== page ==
Being built differently there are areas where we will excel and areas where we fall short.
I know with myself my strengths are with the visual side of my brain and I envy those who are so organised.
The main point from a pilots perspective is knowing those limits and flying within them or sadly aviation is a very cruel mistress.
I knew a fairly elderly gentleman who loved being around aviation but knew he would never solo.
He was happy getting his fix twice a month with an instructor so what was wrong with that!
Another took a long time but achieved his PPL and was happy to go round the local area in good VFR but no more. He knew he would never be an instrument pilot battling all weathers on his own! What is wrong with that?
Others of us are a bit crazy and somehow survive
There are pilots who I admire who are far better in an all round way than I will ever be but its about knowing your strengths and weakness in aviation.
Yes strive to improve them and be satisfied with who you are and what aviation give to you.
But can you make a good safe car driver into a formula 1 ACE No but does it really matter ?

Pace
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Old 22nd Feb 2014, 19:35
  #147 (permalink)  
 
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When I started I did it with a flying club. I was pretty driven, and wanted to excel at it. I got stuck at 15 hours, not having gone solo, a combination of very poor instructor, poor training club, weather, and my time. I got very frustrated.

Solution, went out and bought a Chipmunk, got an instructor to teach me, a very good one, linked myself to a CFI, and soloed in 8 hours, passed GFT, spot on 40 hours.

If I had stayed in the club scene, I doubt I would have achieved anywhere near where I am now. I have loved every minute of it, I have also scared myself shitless on occasions, but, think I have learnt from those horrors, and I went out and received more training, and then more training. You never stop learning, and as Pace stated realise your limitations, and then fly safe.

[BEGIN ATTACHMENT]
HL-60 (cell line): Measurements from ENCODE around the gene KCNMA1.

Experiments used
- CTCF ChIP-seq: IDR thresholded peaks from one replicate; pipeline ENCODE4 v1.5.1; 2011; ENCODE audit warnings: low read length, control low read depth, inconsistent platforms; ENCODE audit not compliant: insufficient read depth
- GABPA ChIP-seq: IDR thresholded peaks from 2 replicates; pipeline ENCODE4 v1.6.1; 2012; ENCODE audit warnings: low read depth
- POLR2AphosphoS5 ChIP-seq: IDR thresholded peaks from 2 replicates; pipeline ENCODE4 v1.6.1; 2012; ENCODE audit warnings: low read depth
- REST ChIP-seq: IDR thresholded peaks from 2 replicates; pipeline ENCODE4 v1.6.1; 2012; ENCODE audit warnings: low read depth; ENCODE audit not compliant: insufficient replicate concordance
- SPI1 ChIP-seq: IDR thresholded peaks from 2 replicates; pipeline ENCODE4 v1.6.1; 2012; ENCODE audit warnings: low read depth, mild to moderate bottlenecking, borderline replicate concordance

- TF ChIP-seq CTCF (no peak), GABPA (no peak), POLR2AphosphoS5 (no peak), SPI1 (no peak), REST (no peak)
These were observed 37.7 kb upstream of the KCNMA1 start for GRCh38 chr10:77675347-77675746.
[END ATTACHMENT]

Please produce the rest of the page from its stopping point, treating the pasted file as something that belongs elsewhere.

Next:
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Old 22nd Feb 2014, 19:36
  #148 (permalink)  
 
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But I'll bet you could turn most safe drivers into somebody who can get an F1 car around a track fairly well, given enough time. And if you'd got that elderly gent 20 or 30 years earlier?

I didn't say that ability is irrelevant - it's not. But for the vast majority of people, it's very overrated compared to energy, time and enthusiasm.

G
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Old 22nd Feb 2014, 20:04
  #149 (permalink)  
 
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Genghis, my own experience mirrors yours UAS wise. Thirty years later I can laugh about it with my QFI. It wasn't funny at the time however and some of my contemporaries have never recovered from being chopped and want nothing to do with reunions etc. I soloed in under 7 hours once that experience was behind me and wished I hadn't been so intimidated as a teenager. C'est la guerre...
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Old 22nd Feb 2014, 20:17
  #150 (permalink)  
 
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G

Probably car driver isn't a good example.
skiing maybe Many people enjoy skiing. they trundle down the slopes some happy on gentle green runs, others on reds, others on blacks some off piste.
The majority get a great deal of pleasure skiing within their own limits and are safe. Some go out of those limits and end up as crumpled wrecks in hospital or worse.
They all will not have the aim of being Olympic down hill racing champions.
As an ex fairly successful club car racer back in my 20s involved in Formula Ford, Clubmans and Formula 3 i do not agree you would ever get the average car driver to get anywhere near competitive lap times in a formula 1 car

Main point is enjoy your flying whatever that is! strive to to better yourself but know your limits and stick to those and fly safe

Pace
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Old 22nd Feb 2014, 20:23
  #151 (permalink)  
 
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No, nor for me. It left me feeling poleaxed at the time. However, I managed to stay friends with the organisation and a lot of the people. That did take some effort. I think that the organisation has changed somewhat since and is much more about broader RAF careers and relationships, rather than just create fighter pilots or get rid of them. I think we had about a 90% chop rate my year - not helped by being able to fly Monday to Friday only, and a very large proportion of us being engineering students.

G
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Old 22nd Feb 2014, 20:39
  #152 (permalink)